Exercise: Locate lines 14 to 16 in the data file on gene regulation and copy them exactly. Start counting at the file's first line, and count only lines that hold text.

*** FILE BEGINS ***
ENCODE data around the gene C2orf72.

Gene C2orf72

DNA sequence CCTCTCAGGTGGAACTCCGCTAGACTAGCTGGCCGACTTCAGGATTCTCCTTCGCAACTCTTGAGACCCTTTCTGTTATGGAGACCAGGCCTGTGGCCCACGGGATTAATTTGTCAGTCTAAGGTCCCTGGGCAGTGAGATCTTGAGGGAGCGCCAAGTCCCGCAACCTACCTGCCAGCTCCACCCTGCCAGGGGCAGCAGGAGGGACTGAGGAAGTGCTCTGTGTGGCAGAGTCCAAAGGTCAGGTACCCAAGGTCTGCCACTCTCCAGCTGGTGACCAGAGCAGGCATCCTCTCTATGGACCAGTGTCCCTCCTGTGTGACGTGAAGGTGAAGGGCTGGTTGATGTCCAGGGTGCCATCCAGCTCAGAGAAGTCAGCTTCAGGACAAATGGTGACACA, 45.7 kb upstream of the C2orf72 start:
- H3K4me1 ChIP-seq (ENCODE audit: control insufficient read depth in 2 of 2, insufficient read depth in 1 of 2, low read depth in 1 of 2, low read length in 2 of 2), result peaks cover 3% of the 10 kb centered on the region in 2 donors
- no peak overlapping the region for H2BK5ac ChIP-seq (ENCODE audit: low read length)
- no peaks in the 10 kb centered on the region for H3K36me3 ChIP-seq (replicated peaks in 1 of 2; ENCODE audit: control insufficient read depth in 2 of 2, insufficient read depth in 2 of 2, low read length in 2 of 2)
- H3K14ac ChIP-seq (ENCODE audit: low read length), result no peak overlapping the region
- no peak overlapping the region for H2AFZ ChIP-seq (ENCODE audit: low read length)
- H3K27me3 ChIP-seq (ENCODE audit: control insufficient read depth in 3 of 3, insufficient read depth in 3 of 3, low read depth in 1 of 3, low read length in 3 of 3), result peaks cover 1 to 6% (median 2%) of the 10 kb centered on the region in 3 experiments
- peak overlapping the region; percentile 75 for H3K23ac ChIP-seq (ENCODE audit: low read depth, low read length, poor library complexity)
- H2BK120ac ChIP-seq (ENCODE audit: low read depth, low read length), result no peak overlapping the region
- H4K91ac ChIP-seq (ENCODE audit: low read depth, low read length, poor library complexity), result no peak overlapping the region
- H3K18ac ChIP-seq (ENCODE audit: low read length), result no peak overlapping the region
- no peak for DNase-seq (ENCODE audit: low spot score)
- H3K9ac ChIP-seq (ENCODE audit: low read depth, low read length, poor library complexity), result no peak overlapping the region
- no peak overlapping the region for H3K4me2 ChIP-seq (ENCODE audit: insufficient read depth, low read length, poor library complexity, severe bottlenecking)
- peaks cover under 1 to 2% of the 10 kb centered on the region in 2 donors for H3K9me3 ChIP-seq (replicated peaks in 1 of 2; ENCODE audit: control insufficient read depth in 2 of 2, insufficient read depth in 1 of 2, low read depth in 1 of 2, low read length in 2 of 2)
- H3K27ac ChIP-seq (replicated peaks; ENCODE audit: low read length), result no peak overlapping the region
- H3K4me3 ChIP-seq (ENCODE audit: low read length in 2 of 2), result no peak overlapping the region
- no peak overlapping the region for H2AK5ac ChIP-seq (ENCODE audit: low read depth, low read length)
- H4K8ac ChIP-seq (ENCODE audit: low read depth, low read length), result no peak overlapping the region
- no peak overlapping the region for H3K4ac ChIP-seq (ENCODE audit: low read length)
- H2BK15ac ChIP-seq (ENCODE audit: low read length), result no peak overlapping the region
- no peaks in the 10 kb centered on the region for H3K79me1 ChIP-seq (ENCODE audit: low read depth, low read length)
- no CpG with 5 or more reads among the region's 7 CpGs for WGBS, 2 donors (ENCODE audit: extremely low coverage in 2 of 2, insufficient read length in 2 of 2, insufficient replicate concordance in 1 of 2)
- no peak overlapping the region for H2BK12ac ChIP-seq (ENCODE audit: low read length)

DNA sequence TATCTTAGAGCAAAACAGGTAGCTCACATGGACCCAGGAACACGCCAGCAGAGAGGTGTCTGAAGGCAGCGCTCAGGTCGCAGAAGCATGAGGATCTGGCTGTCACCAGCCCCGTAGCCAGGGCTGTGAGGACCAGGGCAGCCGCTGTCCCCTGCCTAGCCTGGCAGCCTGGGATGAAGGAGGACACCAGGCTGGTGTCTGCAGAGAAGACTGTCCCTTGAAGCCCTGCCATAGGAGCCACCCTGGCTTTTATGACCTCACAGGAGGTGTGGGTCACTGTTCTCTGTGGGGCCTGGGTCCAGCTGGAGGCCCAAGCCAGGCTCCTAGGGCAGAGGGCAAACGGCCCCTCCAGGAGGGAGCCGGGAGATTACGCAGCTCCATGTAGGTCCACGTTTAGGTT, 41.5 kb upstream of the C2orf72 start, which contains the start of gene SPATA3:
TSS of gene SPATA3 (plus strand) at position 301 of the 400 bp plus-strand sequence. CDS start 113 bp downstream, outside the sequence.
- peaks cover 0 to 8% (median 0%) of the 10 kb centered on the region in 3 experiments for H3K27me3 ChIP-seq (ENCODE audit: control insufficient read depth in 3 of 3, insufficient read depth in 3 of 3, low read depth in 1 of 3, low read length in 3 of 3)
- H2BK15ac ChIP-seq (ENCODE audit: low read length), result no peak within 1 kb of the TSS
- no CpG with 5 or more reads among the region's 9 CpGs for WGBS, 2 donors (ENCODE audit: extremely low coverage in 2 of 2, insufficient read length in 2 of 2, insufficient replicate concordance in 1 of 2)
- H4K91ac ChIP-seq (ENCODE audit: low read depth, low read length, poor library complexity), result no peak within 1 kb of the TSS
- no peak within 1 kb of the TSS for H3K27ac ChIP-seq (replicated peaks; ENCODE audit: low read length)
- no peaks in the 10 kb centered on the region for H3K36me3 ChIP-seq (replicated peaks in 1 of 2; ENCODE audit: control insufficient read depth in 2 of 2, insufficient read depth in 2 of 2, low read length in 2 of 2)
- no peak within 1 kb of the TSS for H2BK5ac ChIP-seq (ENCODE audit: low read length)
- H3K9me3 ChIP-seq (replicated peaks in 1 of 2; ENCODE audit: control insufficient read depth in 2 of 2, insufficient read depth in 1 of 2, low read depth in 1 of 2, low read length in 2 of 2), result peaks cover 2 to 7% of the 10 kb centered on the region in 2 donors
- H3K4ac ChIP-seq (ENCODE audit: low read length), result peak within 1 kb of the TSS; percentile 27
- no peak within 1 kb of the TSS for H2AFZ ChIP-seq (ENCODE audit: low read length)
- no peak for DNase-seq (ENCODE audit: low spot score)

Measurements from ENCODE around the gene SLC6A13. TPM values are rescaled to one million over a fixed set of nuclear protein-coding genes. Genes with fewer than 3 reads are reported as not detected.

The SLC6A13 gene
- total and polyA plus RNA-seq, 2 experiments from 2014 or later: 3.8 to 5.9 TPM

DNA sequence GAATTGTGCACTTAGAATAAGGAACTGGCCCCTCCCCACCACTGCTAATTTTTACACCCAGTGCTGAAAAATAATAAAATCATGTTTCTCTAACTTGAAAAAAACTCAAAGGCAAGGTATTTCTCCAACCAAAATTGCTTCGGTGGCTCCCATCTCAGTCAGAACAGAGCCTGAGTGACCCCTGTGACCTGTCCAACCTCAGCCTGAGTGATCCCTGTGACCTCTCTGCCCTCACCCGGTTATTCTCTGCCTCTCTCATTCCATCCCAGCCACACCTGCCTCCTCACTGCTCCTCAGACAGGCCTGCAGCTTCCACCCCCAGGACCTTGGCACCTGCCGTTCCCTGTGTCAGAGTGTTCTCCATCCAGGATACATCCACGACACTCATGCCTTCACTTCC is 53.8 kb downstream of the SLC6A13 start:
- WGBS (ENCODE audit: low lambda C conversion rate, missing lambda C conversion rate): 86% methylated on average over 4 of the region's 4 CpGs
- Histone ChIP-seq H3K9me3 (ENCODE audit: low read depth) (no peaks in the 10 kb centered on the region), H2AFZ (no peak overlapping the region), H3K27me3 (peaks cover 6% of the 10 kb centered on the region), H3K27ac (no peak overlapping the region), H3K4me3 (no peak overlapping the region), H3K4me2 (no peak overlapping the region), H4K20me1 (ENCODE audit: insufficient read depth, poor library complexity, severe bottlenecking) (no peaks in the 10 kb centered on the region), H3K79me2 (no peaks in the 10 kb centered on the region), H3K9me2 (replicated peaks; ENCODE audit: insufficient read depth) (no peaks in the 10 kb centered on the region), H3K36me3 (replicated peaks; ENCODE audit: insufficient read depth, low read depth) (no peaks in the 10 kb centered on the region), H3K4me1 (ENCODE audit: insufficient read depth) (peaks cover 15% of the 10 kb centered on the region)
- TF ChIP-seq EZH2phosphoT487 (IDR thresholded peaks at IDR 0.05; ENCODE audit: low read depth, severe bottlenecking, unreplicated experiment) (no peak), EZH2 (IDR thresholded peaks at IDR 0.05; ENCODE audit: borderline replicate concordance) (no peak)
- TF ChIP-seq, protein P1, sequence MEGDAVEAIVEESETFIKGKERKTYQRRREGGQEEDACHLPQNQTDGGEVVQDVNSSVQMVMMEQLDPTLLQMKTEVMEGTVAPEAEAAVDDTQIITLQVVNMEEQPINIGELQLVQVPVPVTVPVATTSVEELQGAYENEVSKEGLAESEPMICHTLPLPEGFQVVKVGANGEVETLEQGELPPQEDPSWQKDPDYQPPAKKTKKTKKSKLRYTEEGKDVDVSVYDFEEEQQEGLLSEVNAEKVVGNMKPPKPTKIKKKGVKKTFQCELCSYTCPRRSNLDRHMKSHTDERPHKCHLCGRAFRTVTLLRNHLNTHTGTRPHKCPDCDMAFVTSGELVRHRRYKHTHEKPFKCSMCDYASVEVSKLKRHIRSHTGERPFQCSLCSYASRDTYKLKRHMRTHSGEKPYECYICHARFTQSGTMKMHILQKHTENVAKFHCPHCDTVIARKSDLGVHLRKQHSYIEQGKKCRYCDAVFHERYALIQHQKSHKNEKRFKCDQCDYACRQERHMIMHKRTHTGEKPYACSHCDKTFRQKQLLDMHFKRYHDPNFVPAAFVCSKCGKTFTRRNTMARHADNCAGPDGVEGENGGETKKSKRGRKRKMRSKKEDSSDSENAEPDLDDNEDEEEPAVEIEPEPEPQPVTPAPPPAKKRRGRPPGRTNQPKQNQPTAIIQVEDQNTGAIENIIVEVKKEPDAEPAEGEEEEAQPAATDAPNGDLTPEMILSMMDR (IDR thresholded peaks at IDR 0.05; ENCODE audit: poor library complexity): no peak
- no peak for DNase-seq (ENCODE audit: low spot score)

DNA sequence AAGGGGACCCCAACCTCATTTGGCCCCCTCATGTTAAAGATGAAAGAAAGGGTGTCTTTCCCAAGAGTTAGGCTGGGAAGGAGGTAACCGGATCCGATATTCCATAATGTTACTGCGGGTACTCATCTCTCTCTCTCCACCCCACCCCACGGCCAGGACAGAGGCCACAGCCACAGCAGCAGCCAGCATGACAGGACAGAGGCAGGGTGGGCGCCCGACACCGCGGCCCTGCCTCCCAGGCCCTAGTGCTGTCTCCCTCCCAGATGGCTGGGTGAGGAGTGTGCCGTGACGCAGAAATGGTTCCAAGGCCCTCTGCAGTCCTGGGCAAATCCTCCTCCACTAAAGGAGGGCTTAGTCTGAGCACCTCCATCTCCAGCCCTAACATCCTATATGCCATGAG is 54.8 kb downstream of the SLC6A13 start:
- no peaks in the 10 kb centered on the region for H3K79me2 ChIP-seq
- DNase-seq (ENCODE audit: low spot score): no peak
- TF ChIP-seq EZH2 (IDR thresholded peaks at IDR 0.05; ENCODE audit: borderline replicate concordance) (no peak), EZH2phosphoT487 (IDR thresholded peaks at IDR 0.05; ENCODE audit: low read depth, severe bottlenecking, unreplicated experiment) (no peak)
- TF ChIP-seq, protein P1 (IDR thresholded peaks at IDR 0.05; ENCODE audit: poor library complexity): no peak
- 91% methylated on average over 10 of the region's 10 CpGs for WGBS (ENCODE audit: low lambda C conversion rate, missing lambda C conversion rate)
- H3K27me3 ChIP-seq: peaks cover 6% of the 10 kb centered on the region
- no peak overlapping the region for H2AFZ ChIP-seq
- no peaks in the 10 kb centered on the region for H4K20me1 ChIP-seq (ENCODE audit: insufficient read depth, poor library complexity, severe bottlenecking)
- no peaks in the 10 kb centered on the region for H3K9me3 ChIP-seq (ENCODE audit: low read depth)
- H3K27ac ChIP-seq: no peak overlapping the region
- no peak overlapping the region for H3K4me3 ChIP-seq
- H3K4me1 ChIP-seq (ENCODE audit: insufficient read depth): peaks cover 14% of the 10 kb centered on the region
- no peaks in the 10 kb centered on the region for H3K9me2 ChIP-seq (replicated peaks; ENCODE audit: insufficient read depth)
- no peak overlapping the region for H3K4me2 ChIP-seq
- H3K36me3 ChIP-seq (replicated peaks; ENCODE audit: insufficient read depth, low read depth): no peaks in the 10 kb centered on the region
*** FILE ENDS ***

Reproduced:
- no peak for DNase-seq (ENCODE audit: low spot score)
- H3K9ac ChIP-seq (ENCODE audit: low read depth, low read length, poor library complexity), result no peak overlapping the region
- no peak overlapping the region for H3K4me2 ChIP-seq (ENCODE audit: insufficient read depth, low read length, poor library complexity, severe bottlenecking)